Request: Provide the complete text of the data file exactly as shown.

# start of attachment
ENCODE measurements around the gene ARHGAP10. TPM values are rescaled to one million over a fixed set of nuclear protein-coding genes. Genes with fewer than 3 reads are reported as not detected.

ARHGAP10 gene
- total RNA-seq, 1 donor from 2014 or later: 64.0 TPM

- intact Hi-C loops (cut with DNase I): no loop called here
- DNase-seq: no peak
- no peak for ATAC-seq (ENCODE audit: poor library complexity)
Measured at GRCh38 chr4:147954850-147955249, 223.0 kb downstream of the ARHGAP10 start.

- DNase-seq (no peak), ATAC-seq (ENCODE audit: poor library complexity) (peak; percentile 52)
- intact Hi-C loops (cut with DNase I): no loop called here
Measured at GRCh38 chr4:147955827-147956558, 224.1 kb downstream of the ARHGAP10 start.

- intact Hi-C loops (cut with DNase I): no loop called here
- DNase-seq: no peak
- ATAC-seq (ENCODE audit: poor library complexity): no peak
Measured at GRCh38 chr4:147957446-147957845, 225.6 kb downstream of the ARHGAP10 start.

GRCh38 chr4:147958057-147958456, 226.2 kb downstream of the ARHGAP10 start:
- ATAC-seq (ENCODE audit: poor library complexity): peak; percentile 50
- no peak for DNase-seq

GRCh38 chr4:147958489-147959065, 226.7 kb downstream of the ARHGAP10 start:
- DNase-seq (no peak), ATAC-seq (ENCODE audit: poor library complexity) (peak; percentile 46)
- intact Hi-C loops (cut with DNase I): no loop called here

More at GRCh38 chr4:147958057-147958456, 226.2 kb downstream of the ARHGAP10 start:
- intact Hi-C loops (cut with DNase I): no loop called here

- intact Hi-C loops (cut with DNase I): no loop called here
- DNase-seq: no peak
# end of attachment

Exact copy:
ENCODE measurements around the gene ARHGAP10. TPM values are rescaled to one million over a fixed set of nuclear protein-coding genes. Genes with fewer than 3 reads are reported as not detected.

ARHGAP10 gene
- total RNA-seq, 1 donor from 2014 or later: 64.0 TPM

- intact Hi-C loops (cut with DNase I): no loop called here
- DNase-seq: no peak
- no peak for ATAC-seq (ENCODE audit: poor library complexity)
Measured at GRCh38 chr4:147954850-147955249, 223.0 kb downstream of the ARHGAP10 start.

- DNase-seq (no peak), ATAC-seq (ENCODE audit: poor library complexity) (peak; percentile 52)
- intact Hi-C loops (cut with DNase I): no loop called here
Measured at GRCh38 chr4:147955827-147956558, 224.1 kb downstream of the ARHGAP10 start.

- intact Hi-C loops (cut with DNase I): no loop called here
- DNase-seq: no peak
- ATAC-seq (ENCODE audit: poor library complexity): no peak
Measured at GRCh38 chr4:147957446-147957845, 225.6 kb downstream of the ARHGAP10 start.

GRCh38 chr4:147958057-147958456, 226.2 kb downstream of the ARHGAP10 start:
- ATAC-seq (ENCODE audit: poor library complexity): peak; percentile 50
- no peak for DNase-seq

GRCh38 chr4:147958489-147959065, 226.7 kb downstream of the ARHGAP10 start:
- DNase-seq (no peak), ATAC-seq (ENCODE audit: poor library complexity) (peak; percentile 46)
- intact Hi-C loops (cut with DNase I): no loop called here

More at GRCh38 chr4:147958057-147958456, 226.2 kb downstream of the ARHGAP10 start:
- intact Hi-C loops (cut with DNase I): no loop called here

- intact Hi-C loops (cut with DNase I): no loop called here
- DNase-seq: no peak